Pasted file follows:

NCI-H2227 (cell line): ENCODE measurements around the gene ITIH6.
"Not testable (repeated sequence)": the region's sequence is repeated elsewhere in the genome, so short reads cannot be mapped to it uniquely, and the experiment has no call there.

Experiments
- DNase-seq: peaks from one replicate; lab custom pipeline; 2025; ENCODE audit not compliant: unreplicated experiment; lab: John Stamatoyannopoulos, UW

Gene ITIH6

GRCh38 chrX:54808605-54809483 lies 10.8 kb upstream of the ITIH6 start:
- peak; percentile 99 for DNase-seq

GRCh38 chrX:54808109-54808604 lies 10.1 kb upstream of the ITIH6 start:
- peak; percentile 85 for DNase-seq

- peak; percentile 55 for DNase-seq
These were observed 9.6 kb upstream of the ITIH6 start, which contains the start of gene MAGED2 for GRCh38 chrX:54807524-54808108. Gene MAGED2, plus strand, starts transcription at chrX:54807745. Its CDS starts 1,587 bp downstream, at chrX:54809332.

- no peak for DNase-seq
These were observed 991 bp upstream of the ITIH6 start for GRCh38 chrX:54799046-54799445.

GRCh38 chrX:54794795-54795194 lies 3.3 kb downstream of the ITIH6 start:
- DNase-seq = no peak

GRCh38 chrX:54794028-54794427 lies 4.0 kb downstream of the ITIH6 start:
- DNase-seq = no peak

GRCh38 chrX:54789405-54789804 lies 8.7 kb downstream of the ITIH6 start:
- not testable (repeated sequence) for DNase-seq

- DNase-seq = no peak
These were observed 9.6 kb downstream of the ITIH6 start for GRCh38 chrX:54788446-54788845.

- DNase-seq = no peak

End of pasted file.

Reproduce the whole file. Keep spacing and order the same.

NCI-H2227 (cell line): ENCODE measurements around the gene ITIH6.
"Not testable (repeated sequence)": the region's sequence is repeated elsewhere in the genome, so short reads cannot be mapped to it uniquely, and the experiment has no call there.

Experiments
- DNase-seq: peaks from one replicate; lab custom pipeline; 2025; ENCODE audit not compliant: unreplicated experiment; lab: John Stamatoyannopoulos, UW

Gene ITIH6

GRCh38 chrX:54808605-54809483 lies 10.8 kb upstream of the ITIH6 start:
- peak; percentile 99 for DNase-seq

GRCh38 chrX:54808109-54808604 lies 10.1 kb upstream of the ITIH6 start:
- peak; percentile 85 for DNase-seq

- peak; percentile 55 for DNase-seq
These were observed 9.6 kb upstream of the ITIH6 start, which contains the start of gene MAGED2 for GRCh38 chrX:54807524-54808108. Gene MAGED2, plus strand, starts transcription at chrX:54807745. Its CDS starts 1,587 bp downstream, at chrX:54809332.

- no peak for DNase-seq
These were observed 991 bp upstream of the ITIH6 start for GRCh38 chrX:54799046-54799445.

GRCh38 chrX:54794795-54795194 lies 3.3 kb downstream of the ITIH6 start:
- DNase-seq = no peak

GRCh38 chrX:54794028-54794427 lies 4.0 kb downstream of the ITIH6 start:
- DNase-seq = no peak

GRCh38 chrX:54789405-54789804 lies 8.7 kb downstream of the ITIH6 start:
- not testable (repeated sequence) for DNase-seq

- DNase-seq = no peak
These were observed 9.6 kb downstream of the ITIH6 start for GRCh38 chrX:54788446-54788845.

- DNase-seq = no peak